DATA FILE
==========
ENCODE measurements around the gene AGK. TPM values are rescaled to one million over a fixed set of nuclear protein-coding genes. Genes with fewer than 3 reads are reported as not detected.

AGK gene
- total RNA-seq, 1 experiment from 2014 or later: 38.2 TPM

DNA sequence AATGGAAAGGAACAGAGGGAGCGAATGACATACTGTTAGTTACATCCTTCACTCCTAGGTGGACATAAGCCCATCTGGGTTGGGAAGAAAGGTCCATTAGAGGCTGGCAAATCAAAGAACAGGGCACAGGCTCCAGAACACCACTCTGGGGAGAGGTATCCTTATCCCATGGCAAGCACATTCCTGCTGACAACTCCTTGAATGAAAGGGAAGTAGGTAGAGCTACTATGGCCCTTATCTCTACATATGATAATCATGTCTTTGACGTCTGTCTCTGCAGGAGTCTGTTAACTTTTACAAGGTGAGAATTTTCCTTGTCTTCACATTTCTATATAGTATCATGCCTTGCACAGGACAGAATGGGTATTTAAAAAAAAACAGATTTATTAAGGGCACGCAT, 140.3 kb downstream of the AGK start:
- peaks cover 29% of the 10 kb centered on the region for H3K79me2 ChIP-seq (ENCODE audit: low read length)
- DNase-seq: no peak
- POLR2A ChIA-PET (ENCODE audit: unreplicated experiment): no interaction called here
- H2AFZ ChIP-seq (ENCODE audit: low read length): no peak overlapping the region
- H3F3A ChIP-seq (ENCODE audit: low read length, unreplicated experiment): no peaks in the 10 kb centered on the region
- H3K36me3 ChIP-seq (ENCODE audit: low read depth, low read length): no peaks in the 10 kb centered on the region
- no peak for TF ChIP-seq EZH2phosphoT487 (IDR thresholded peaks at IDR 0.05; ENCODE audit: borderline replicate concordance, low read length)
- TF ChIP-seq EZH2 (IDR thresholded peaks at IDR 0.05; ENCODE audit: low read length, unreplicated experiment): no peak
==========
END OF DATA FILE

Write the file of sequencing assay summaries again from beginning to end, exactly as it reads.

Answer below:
ENCODE measurements around the gene AGK. TPM values are rescaled to one million over a fixed set of nuclear protein-coding genes. Genes with fewer than 3 reads are reported as not detected.

AGK gene
- total RNA-seq, 1 experiment from 2014 or later: 38.2 TPM

DNA sequence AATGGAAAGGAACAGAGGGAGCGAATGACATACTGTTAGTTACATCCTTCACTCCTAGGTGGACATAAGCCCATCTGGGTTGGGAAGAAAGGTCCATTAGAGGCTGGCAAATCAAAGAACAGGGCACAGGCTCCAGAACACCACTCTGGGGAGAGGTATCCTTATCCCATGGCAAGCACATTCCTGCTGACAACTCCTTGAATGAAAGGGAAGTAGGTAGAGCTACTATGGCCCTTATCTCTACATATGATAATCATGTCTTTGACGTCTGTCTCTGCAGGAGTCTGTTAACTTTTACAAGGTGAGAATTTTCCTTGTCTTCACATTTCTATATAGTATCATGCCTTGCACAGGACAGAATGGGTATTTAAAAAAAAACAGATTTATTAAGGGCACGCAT, 140.3 kb downstream of the AGK start:
- peaks cover 29% of the 10 kb centered on the region for H3K79me2 ChIP-seq (ENCODE audit: low read length)
- DNase-seq: no peak
- POLR2A ChIA-PET (ENCODE audit: unreplicated experiment): no interaction called here
- H2AFZ ChIP-seq (ENCODE audit: low read length): no peak overlapping the region
- H3F3A ChIP-seq (ENCODE audit: low read length, unreplicated experiment): no peaks in the 10 kb centered on the region
- H3K36me3 ChIP-seq (ENCODE audit: low read depth, low read length): no peaks in the 10 kb centered on the region
- no peak for TF ChIP-seq EZH2phosphoT487 (IDR thresholded peaks at IDR 0.05; ENCODE audit: borderline replicate concordance, low read length)
- TF ChIP-seq EZH2 (IDR thresholded peaks at IDR 0.05; ENCODE audit: low read length, unreplicated experiment): no peak